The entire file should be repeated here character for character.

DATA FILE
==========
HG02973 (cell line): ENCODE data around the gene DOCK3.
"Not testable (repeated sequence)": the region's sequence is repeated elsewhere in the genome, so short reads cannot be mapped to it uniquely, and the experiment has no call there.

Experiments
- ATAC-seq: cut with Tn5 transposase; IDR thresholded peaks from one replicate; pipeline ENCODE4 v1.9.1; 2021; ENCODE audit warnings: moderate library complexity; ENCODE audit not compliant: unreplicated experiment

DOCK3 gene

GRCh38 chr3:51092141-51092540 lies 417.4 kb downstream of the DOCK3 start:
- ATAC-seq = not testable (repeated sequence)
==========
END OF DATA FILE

HG02973 (cell line): ENCODE data around the gene DOCK3.
"Not testable (repeated sequence)": the region's sequence is repeated elsewhere in the genome, so short reads cannot be mapped to it uniquely, and the experiment has no call there.

Experiments
- ATAC-seq: cut with Tn5 transposase; IDR thresholded peaks from one replicate; pipeline ENCODE4 v1.9.1; 2021; ENCODE audit warnings: moderate library complexity; ENCODE audit not compliant: unreplicated experiment

DOCK3 gene

GRCh38 chr3:51092141-51092540 lies 417.4 kb downstream of the DOCK3 start:
- ATAC-seq = not testable (repeated sequence)